Best settings when shooting underwater

MattAdamson wrote on 8/5/2011, 3:10 PM

I have Panasonic HDC-SDT750 3D camera and have purchased a water proof case from aquapac specifically this one

There isn't enough room to add the 3D attachment so I'm simply using it in 2D mode.

I'm going to the Maldives in a few days and would love to take some underwater video whilst snorkelling. Are there any special settings I should adjust on camera to get the absolute best video? Should I use the 1080 50p setting as I may see fast moving sharks!! Should I change the white balance e.t.c.

I'm not taking a laptop to edit on holiday so won't be able to try lots of different settings and preview whilst their hence why I'd like to set up before I go.

Many thanks



Kimberly wrote on 8/5/2011, 10:12 PM
Hi Matt:

I'm not familiar your model of housing, but I have a few recommendations that may help:

Be very careful when you set-up your housing so that you avoid getting any hair, fibers, sand, etc. on your seal. Otherwise you may have a flood underwater.

Watch out for big changes in humidity when taking the camera from indoors (air conditioned) to outdoors (hot and humid). I always set-up my camera and housing in an intermediate area to avoid the dreaded "moisture present" warning.

After your housing is set-up, test it first in the fresh water rinse tank. That way if you have a minor flood, you might be able to salvage your camera. If you have a salt water flood, your camera is likely ruined beyond repair.

You should be able to pick-up color to a depth of about 15 feet, although it may not register as vibrantly on the camera as you see it in person. This is because red is the first color to disappear underwater. Below about 10 feet, your footage will start to have a blue or green cast unless the sun is very bright or you have a red filter.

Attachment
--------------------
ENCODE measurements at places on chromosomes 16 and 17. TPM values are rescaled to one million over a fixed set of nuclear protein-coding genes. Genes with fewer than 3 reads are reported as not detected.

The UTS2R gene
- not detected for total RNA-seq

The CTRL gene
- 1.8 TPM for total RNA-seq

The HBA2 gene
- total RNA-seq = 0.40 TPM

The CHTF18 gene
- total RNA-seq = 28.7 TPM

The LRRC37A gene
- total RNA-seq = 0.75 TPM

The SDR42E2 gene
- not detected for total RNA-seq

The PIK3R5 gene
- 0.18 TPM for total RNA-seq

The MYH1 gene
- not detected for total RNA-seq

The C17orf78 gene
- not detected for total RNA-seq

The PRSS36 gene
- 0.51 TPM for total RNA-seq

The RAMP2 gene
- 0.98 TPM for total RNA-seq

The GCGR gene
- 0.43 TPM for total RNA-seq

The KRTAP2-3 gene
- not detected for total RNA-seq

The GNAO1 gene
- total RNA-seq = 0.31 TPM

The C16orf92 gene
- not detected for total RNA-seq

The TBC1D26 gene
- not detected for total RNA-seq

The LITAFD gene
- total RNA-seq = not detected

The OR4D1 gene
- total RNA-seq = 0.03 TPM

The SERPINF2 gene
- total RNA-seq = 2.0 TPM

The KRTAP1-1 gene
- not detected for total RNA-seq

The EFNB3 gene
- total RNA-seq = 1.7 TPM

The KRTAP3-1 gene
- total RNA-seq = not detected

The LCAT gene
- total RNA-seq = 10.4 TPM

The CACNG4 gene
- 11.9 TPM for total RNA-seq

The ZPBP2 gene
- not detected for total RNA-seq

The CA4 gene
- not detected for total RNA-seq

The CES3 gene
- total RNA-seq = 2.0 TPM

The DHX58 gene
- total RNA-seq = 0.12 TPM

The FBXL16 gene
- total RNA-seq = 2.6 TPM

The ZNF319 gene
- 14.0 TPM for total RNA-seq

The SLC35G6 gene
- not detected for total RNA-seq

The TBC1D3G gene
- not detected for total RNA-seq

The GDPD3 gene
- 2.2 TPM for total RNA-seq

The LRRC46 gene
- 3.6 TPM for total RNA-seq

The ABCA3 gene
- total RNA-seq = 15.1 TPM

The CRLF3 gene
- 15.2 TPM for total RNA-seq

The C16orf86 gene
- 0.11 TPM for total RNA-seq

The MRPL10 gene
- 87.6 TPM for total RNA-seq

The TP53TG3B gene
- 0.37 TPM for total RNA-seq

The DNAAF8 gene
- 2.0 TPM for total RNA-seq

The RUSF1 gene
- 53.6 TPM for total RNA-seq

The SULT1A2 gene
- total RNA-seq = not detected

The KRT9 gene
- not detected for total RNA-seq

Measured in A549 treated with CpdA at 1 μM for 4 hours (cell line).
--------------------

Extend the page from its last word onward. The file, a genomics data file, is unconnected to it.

White balancing under water behaves a bit differently than at the surface. Up here if we white balance, we are pretty good for a long distance away. Under water you are good for as long as you can see the red, which isn't very far or very deep. So white balance for your macro shots under water. Don't stress about it when that shark or ray swims by. Just shoot!

Are you sure you don't want to take your computer to review your footage? That way you will have instant feedback on what looks good and what doesn't.

Good luck with your housing. Here's hoping you have a wonderful trip and lots of fun with the camera!

craftech wrote on 8/6/2011, 3:13 AM

srode wrote on 8/6/2011, 4:39 AM
Take some of those silica packs to absorb moisture in the housing - keep them sealed until you put the camera in it then open and put them in the housing before closing it. That will help keep the lens from fogging.

The housing will cool some in the water condensing any moisture inside it - best to put camera in the housing in a cool dry place to keep the humid air out of it - like in AC IMHO.
Kimberly wrote on 8/6/2011, 8:05 AM
Another thing I neglected to mention . . . once you have your housing set-up, take some test topside shots with the housing. Does the camera work? Is the lens cap off? That sort of thing. Easier to fix that above water than below : )
MattAdamson wrote on 9/23/2011, 3:09 PM

Thanks for your responses and tips. I came back from our long holiday and here is the finished video. It's far from perfect but most is reasonably clear.

The housing worked really well from aquac pac

It never let a drop of water into my panasonic 3d full hd camera. Unfortunately I couldn't add the 3d attachment underwater as it made it too long for the housing. I don't think 3d would have worked very well in the water anyway. Except of course if the shark was trying to eat the camera!

One trick whilst filming I learnt towards the end is to keep the camera steady as much as possible. i.e. don't try and film whilst moving yourself which makes for very jerky movement.
Former user wrote on 9/23/2011, 3:15 PM
I can't view your video.

I get an error "This video contains content from EMI who has blocked it in your country on copyright grounds."

I'm in the US if that makes a difference.
kairosmatt wrote on 9/23/2011, 3:42 PM
Can't watch it in the Bahamas either. No surprise-we get everything blocked (except maybe Netflix next year!!!)

Anyways, doesn't sound like you had much fogging problems. If you do, keep the housing out of direct sunlight at all non-filming times-especially a clear housing like that.

One of the advantages of the bulky heavy housings (like Gates and Equinox) is that underwater you can get smooth steadicam shots even when you are moving. Equinox inevitably makes a housing for that camera, but the controls are going to be a lot tougher.

rs170a wrote on 9/23/2011, 4:04 PM
I get the same error message in Canada.